Woman doing yoga on mountain

Maca root: health benefits & uses

Suffering from night sweats or hot flushes? Maybe your libido needs a boost? More and more of us swear by taking maca.

When the menopause hits, it can trigger a hormonal rollercoaster. Around 80% of women experience menopausal symptoms1 including night sweats, hot flushes, joint pain and anxiety.

Our libido can also be affected when we get older, in both men and women. But a traditional remedy could help: maca.

Handpicked content: 11 natural remedies to ease menopausal symptoms

What is maca?

Maca – often sold as maca root or maca powder – is also known as Peruvian ginseng. It has been used for centuries in the Andes to help improve stamina and fertility.2 The plant is part of the brassica family, like broccoli, and is packed with vital vitamins, minerals, and active plant compounds called glucosinolates.3

Scientists are just beginning to discover how maca benefits our health, but the evidence already points to its positive effect on our hormones.

Handpicked content: 7 great ways to boost your fertility naturally

Maca can tackle the menopause

Menopause often arrives with a number of uncomfortable symptoms such as hot flushes, insomnia, vaginal dryness and anxiety. A review of studies carried out by Korean researchers in 2011 concluded that maca had ‘favourable effects’ on menopausal symptoms, but that larger studies were needed.4 An earlier study published in the journal Menopause in 2008 found 3.5g of maca taken every day for six weeks could help relieve the anxiety and low mood associated with menopause. It could also improve sexual desire.5 Handpicked content: How to beat insomnia

Maca can lift libido

Maca root is well known for its positive effect on libido and sexual health. In 2002, researchers from the Universidad Peruana Cayetano Heredia in Peru reported that men taking at least 1,500mg of maca per day for 12 weeks had increased sexual desire after just eight weeks.6 A clinical review of four studies with over 130 subjects, published in the journal BMC Complementary and Alternative Medicine in 2010, also found there was evidence that maca could boost libido in both men and women.7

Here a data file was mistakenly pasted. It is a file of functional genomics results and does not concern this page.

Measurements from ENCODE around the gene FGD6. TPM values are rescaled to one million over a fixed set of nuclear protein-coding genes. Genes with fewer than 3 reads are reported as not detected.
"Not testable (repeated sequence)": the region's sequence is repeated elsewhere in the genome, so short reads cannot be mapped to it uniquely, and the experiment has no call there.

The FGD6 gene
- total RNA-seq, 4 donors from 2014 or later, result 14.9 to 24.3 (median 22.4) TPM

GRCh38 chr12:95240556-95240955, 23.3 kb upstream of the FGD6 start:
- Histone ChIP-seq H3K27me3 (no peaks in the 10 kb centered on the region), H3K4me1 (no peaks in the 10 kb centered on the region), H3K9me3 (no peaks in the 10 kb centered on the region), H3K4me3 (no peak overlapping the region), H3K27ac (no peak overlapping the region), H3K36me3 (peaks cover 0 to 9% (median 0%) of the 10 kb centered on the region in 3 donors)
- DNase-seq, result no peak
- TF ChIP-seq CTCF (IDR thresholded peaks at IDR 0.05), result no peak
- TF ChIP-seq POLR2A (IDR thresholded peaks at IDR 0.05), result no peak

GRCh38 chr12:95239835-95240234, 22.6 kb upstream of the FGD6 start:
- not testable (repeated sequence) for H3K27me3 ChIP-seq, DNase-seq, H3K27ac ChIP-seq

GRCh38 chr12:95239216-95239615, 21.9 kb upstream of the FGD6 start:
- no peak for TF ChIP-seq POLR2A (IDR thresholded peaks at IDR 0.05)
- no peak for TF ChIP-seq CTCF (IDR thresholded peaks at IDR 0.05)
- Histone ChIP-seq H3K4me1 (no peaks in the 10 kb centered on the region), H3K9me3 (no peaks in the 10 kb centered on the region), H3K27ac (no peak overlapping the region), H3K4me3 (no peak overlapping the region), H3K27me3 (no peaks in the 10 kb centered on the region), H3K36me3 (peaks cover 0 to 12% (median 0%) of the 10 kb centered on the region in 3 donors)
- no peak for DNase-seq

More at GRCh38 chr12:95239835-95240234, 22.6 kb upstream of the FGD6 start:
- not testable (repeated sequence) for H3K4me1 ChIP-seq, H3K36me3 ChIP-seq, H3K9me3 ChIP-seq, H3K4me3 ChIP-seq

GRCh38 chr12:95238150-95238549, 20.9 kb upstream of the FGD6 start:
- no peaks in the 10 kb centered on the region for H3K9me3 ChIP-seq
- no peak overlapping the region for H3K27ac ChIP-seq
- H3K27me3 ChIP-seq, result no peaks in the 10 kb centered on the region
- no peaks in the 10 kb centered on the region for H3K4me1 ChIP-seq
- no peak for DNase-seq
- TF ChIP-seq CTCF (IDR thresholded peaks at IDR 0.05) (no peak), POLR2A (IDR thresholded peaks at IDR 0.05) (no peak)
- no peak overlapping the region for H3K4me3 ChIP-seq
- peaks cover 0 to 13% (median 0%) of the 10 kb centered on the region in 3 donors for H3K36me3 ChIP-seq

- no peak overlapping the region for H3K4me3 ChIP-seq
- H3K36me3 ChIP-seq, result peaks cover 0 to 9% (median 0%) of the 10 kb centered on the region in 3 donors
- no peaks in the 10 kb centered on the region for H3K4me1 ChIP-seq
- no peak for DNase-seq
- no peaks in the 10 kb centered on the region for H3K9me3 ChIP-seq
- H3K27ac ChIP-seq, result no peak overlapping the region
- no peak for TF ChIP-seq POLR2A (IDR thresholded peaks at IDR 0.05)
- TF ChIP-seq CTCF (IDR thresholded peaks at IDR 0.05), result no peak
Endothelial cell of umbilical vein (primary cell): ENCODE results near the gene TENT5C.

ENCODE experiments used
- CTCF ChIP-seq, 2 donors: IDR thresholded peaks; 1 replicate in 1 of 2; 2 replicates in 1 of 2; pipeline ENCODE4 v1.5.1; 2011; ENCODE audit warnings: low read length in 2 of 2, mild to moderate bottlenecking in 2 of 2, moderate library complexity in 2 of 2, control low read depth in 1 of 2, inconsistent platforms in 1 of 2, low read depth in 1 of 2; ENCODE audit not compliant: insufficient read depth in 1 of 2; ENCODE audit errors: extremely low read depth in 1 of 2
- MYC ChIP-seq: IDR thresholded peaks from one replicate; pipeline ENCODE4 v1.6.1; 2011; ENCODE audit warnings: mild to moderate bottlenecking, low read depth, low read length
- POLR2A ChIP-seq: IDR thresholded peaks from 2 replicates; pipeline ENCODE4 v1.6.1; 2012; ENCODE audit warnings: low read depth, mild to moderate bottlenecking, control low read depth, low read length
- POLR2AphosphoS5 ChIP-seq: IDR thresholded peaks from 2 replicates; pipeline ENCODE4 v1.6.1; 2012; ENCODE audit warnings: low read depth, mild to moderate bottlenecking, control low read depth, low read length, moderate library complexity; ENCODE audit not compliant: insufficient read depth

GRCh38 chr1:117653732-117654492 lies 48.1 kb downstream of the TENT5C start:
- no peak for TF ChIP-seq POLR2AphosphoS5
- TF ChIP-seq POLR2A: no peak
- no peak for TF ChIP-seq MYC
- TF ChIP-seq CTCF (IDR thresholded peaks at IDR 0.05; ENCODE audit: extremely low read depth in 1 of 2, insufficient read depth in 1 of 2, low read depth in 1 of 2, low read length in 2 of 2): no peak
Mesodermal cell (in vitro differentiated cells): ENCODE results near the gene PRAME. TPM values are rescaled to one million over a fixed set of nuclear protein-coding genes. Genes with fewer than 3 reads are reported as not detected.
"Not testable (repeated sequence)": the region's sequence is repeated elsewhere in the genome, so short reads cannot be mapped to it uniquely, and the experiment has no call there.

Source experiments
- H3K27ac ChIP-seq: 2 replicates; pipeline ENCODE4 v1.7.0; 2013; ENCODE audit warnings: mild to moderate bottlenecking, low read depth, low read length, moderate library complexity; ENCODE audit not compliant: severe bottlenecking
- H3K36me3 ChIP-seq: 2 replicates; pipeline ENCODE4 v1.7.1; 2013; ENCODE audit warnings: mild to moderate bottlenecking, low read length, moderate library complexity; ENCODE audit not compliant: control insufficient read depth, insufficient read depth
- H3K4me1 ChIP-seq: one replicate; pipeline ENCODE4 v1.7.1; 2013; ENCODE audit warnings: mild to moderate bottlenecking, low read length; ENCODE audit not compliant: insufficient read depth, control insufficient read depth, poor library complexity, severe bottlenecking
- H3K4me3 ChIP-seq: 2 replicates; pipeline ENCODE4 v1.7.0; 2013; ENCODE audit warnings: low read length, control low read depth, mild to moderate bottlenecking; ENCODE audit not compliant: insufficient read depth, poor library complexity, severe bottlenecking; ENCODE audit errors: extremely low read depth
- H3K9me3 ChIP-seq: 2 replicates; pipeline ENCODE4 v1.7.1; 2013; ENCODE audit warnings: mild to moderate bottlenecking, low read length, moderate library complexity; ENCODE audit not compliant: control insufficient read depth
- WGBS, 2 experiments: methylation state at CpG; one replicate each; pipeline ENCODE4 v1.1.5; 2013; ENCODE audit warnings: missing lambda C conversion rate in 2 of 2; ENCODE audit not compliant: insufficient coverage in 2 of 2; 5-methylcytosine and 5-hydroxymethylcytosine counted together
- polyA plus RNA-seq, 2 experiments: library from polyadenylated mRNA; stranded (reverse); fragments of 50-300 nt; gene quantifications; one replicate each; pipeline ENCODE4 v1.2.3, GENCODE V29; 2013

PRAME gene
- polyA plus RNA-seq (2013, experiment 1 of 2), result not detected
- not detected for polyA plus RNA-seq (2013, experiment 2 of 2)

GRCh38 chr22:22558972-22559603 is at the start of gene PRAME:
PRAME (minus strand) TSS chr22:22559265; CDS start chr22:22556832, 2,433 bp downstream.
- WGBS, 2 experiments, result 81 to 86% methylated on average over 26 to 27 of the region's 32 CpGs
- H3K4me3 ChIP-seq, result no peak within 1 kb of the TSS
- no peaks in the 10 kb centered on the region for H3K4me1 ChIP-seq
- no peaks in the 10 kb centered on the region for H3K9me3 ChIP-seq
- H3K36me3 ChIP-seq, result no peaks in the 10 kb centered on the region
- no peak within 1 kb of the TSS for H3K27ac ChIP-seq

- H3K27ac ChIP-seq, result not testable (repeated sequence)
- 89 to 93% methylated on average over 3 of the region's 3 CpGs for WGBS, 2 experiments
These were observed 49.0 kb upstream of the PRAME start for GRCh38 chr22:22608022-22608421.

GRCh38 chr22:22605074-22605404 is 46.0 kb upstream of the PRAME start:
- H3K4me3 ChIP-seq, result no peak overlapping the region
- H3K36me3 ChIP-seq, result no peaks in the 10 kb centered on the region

Advice is for information only and should not replace medical care. Please check with your GP before trying any remedies.
Shop our Vitamins & Supplements range.


1. NHS Choices. Menopause – symptoms. Available from: https://www.nhs.uk/conditions/menopause/symptoms/
2. Gonzales GF. Ethnobiology and Ethnopharmacology of Lepidium meyenii (Maca), a Plant from the Peruvian Highlands. Available from: https://www.ncbi.nlm.nih.gov/pmc/articles/PMC3184420/
3. As above
4. Lee MS, et al. Maca (Lepidium meyenii) for treatment of menopausal symptoms: A systematic review. Available from: https://www.ncbi.nlm.nih.gov/pubmed/21840656
5. Brooks NA, et al. Beneficial effects of Lepidium meyenii (Maca) on psychological symptoms and measures of sexual dysfunction in postmenopausal women are not related to estrogen or androgen content. Available from: https://www.ncbi.nlm.nih.gov/pubmed/18784609
6. Gonzales GF, et al. Effect of Lepidium meyenii (MACA) on sexual desire and its absent relationship with serum testosterone levels in adult healthy men. Available from: https://www.ncbi.nlm.nih.gov/pubmed/12472620
7. Shin BC, et al. Maca (L. meyenii) for improving sexual function: a systematic review. Available from: https://www.ncbi.nlm.nih.gov/pubmed/20691074

Related Topics